If you have a career where you get to experience international travel, you’re extremely lucky. Finding a job that combines experiencing other countries and cultures with what you do is the dream for a lot of us.
It’s undeniable though that there are certain rules of etiquette present when you operate globally. Many companies aren’t so good about preparing their employees for cultural differences and may have no formal programme to help you navigate global business travel. You’ll find that what is expected in Paris may be very different from how things are done in Singapore. You’ll need to hunt down specific tips for the country you’ll be working in – along with a huge checklist of necessities such as making sure you have medical flight insurance to cover any costly unforeseen circumstances like illness or injury, and understanding data security issues you may face working abroad.
Pay Attention to Introductions
You may think of introductions as the less important preamble to the main agenda, but in fact, many cultures value personal relationships, face to face meetings and integrity above all else, so if you aren’t sufficiently engaged in the introduction, you run the risk of causing great offence and worse, coming across as untrustworthy. Take the time to do a little research on who you will be meeting, their title and role within the organisation before hand. When meeting, make good eye contact and show active listening signals during the introduction. These little signs can show that you are paying attention and respect towards the people you’re meeting.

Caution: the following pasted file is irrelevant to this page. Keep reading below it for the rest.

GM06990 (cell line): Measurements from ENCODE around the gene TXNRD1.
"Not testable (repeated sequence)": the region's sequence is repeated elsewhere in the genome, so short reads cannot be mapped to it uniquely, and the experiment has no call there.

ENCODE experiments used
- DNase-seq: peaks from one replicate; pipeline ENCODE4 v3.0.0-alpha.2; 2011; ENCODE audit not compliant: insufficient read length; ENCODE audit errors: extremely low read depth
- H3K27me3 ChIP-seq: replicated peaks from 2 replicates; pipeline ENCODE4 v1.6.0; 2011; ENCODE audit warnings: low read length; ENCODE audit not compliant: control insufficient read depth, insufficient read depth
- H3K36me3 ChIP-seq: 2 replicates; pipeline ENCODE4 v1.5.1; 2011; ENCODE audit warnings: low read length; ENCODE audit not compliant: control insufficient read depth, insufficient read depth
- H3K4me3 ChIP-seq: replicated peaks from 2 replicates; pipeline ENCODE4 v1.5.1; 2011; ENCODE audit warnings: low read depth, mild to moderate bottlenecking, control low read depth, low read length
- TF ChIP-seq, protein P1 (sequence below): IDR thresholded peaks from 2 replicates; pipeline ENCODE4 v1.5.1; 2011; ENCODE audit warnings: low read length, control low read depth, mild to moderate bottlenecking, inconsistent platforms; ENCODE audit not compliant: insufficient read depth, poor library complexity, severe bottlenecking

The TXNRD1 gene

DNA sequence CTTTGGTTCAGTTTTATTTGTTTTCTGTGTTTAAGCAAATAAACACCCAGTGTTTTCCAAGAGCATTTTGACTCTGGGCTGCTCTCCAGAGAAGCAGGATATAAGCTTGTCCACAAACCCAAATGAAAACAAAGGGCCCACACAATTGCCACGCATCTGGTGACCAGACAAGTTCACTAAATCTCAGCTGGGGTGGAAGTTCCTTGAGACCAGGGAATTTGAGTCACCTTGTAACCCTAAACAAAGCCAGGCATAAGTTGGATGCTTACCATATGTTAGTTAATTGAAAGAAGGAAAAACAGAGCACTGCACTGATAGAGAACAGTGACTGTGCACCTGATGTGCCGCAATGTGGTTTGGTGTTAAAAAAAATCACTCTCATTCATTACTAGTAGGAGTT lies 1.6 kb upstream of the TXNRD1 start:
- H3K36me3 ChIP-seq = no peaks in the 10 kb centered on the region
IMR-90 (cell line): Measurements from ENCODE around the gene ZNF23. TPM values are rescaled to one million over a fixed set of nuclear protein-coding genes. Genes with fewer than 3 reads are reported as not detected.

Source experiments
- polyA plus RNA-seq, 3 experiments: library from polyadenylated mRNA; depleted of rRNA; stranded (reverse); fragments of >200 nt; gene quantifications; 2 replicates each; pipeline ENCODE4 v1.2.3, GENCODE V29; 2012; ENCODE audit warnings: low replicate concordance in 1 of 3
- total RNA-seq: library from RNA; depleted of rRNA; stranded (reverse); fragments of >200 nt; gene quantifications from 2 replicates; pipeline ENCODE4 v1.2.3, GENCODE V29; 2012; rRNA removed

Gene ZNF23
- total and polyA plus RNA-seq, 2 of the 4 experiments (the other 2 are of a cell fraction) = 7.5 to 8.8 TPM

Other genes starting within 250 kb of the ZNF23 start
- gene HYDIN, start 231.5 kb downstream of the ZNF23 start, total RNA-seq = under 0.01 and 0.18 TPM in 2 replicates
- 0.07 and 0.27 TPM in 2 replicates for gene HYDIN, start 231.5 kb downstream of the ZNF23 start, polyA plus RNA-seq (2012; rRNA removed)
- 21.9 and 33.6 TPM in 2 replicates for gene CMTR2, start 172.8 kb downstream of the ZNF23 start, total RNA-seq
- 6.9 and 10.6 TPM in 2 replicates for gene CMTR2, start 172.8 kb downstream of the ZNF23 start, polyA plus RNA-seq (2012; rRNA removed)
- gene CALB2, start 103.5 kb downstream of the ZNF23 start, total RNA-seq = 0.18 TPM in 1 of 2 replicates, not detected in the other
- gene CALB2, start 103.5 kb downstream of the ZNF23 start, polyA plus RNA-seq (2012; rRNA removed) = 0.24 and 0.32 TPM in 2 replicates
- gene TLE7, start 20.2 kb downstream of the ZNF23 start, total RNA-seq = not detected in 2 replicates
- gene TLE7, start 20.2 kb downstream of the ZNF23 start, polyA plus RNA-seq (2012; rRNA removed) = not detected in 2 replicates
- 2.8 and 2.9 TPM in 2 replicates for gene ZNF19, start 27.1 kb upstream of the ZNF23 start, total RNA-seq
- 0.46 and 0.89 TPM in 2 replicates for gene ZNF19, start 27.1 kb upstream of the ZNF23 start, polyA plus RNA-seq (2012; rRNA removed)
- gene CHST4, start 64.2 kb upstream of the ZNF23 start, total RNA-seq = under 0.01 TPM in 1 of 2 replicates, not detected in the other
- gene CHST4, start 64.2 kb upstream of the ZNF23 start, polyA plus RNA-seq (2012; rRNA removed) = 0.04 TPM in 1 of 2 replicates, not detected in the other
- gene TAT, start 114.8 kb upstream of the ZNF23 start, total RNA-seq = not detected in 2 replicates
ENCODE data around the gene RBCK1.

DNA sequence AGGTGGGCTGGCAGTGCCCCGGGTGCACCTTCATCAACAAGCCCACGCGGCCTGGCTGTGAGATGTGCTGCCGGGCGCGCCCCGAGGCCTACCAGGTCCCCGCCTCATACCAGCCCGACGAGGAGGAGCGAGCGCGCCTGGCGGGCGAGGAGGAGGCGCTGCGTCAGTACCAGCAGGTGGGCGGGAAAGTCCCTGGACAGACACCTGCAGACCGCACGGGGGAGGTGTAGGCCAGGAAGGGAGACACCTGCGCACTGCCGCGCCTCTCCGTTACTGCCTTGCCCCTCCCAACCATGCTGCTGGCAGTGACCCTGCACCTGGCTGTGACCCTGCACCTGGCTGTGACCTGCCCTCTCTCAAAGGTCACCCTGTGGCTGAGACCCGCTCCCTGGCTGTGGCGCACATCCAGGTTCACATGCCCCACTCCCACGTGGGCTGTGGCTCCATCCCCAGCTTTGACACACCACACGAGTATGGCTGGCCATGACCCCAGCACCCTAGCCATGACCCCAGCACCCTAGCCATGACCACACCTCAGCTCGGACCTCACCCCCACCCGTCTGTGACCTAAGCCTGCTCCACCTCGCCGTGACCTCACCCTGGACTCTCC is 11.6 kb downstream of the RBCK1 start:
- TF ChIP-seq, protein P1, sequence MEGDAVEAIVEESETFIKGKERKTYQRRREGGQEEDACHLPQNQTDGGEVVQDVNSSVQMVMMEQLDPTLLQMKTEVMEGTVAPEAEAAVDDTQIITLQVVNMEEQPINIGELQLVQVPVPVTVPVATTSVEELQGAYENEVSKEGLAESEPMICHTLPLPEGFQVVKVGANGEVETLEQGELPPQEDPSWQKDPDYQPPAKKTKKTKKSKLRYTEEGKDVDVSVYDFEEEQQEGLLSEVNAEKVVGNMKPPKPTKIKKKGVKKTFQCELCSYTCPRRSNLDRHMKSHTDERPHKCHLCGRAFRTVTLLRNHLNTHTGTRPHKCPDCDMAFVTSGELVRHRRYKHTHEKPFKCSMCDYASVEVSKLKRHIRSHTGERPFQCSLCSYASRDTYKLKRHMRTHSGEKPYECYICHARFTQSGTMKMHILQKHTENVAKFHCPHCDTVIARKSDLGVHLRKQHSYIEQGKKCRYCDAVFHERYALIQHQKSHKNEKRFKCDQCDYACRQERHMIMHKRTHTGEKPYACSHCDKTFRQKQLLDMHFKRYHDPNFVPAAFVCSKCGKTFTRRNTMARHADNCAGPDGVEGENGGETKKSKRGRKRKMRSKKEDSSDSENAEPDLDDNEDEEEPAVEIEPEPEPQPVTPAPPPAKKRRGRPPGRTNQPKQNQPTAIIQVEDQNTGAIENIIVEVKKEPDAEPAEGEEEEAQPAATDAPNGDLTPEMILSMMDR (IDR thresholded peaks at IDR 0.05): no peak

Take Your Time With Business Cards
In North America and Europe, business cards are exchanged casually, often at the conclusion of a meeting, and are of no great importance. But this would be entirely the wrong approach to take in most Asian countries. In China and Japan for example, business cards are considered to be a representation of the person themselves. Receive the card with both hands and spend a few minutes looking at the details carefully. Never put it straight in your pocket as this is considered disrespectful. Read it while standing in front of the person and show that you are looking at the name and title. It’s a little thing, but getting it wrong can cause a lot of embarrassment for you and your hosts.
Bring A Small Gift To Your Meeting
A lot of cultures give small gifts during business meetings as a way of showing courtesy, so don’t turn up empty handed. This practise is again more common in Asian cultures, but is also done in the Middle East. To avoid falling foul of FCPA laws, your gift shouldn’t be anything too valuable, and keep it business appropriate too. A great idea is some small food items produced locally in your region, or it could be a business card holder or something similar. Make sure the gift shows consideration, even though it should only be a small token. Take into account who you are meeting as well – steer clear of alcohol in Muslim countries for instance.